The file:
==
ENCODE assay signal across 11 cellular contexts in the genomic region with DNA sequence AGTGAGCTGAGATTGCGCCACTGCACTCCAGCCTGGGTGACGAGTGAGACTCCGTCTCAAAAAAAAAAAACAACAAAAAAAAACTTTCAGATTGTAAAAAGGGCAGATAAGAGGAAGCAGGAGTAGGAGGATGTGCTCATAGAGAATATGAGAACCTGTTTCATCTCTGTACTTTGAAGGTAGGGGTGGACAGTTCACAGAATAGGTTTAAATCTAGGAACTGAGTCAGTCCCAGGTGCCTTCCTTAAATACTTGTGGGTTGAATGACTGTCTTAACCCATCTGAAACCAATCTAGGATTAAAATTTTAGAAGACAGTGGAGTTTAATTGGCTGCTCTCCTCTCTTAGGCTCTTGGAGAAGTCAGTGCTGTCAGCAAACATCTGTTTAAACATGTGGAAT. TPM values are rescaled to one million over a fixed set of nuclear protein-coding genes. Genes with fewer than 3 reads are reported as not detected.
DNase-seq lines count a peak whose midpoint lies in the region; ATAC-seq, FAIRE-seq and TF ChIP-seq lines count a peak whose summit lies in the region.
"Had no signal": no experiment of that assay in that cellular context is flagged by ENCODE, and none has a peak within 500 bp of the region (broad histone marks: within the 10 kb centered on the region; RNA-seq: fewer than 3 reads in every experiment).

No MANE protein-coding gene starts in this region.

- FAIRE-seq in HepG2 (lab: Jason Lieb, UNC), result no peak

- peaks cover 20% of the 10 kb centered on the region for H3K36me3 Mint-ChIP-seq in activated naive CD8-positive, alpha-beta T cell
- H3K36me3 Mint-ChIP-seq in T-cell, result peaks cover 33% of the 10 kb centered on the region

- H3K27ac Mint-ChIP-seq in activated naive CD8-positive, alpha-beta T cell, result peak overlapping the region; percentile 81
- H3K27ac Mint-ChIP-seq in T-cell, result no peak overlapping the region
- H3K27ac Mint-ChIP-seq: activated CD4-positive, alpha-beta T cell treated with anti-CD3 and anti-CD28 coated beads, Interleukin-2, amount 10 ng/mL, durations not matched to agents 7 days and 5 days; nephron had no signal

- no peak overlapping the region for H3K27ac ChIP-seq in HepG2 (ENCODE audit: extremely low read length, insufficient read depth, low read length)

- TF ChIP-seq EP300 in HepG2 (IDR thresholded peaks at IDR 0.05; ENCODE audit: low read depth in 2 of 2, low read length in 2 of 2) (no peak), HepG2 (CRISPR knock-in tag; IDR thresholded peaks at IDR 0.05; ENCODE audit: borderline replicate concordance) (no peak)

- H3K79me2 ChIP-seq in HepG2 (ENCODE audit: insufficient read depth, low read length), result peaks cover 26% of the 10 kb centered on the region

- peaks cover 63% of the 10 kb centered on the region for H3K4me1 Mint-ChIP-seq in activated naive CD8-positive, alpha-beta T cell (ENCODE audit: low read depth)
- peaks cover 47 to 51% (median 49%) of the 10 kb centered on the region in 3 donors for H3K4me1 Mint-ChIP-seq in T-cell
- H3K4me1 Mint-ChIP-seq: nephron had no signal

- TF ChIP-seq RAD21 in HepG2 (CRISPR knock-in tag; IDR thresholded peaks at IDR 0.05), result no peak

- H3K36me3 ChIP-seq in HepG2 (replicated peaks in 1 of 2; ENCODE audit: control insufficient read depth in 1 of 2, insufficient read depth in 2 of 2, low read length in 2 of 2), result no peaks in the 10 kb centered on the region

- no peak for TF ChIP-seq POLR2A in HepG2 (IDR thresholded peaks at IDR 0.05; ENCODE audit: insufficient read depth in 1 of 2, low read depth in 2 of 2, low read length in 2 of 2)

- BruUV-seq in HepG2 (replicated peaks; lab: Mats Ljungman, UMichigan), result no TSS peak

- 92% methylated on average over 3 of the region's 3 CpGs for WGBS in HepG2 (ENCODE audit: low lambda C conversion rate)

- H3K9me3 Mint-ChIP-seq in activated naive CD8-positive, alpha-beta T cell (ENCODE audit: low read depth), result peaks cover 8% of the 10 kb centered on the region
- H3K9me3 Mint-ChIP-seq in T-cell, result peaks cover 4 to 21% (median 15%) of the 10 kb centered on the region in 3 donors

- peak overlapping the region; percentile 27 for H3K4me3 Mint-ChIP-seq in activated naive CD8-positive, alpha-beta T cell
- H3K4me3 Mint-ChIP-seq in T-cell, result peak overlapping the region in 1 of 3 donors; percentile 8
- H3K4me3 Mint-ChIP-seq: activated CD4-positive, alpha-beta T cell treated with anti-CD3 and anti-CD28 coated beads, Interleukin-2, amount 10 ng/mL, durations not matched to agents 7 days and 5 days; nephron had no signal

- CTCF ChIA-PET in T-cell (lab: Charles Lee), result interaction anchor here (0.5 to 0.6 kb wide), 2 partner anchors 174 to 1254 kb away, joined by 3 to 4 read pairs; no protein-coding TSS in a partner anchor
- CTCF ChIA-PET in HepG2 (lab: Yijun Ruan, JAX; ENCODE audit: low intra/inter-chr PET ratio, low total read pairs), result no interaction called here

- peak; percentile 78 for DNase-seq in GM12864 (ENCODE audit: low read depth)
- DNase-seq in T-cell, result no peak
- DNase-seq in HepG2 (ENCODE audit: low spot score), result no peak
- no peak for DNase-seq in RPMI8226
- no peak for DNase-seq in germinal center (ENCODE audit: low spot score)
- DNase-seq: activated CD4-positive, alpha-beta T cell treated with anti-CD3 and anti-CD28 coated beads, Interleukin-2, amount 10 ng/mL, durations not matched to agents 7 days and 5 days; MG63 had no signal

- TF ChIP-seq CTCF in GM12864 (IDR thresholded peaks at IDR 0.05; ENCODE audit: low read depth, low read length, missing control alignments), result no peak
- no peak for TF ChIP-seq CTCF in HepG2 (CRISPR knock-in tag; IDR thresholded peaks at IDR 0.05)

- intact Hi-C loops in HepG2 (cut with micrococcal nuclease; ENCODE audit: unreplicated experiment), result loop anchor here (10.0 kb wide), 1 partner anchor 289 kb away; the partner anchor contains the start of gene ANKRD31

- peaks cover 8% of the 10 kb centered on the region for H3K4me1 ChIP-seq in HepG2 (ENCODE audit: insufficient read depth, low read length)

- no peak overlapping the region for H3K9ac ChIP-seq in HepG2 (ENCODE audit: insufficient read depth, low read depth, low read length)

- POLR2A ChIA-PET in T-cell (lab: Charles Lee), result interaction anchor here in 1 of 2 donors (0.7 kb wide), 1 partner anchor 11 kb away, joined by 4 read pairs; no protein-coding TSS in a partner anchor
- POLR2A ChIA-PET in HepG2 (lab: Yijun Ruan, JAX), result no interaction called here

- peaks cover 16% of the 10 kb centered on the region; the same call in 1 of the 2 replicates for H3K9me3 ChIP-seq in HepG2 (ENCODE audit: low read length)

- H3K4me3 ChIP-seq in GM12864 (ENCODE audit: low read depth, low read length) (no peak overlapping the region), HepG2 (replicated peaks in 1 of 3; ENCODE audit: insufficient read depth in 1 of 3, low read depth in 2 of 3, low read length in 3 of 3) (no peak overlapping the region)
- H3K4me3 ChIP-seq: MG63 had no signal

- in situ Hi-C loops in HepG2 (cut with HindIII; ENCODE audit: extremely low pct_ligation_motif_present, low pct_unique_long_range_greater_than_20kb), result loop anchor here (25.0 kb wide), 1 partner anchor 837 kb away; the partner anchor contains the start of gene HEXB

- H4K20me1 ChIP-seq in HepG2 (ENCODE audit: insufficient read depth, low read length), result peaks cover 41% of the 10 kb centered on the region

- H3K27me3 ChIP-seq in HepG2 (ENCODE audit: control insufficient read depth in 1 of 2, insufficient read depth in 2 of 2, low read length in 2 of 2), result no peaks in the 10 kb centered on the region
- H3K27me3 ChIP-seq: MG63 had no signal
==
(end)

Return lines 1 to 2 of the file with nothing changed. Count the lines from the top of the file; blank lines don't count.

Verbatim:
ENCODE assay signal across 11 cellular contexts in the genomic region with DNA sequence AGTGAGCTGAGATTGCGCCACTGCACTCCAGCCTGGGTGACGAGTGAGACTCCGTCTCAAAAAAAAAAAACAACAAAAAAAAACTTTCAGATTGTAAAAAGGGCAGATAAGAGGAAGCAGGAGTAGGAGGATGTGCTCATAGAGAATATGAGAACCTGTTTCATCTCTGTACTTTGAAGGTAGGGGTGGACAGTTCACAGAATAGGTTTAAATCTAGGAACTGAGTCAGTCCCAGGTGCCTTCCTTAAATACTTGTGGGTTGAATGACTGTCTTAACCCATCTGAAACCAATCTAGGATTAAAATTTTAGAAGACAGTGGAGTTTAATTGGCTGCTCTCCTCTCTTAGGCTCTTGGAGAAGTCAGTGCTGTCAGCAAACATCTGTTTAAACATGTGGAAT. TPM values are rescaled to one million over a fixed set of nuclear protein-coding genes. Genes with fewer than 3 reads are reported as not detected.
DNase-seq lines count a peak whose midpoint lies in the region; ATAC-seq, FAIRE-seq and TF ChIP-seq lines count a peak whose summit lies in the region.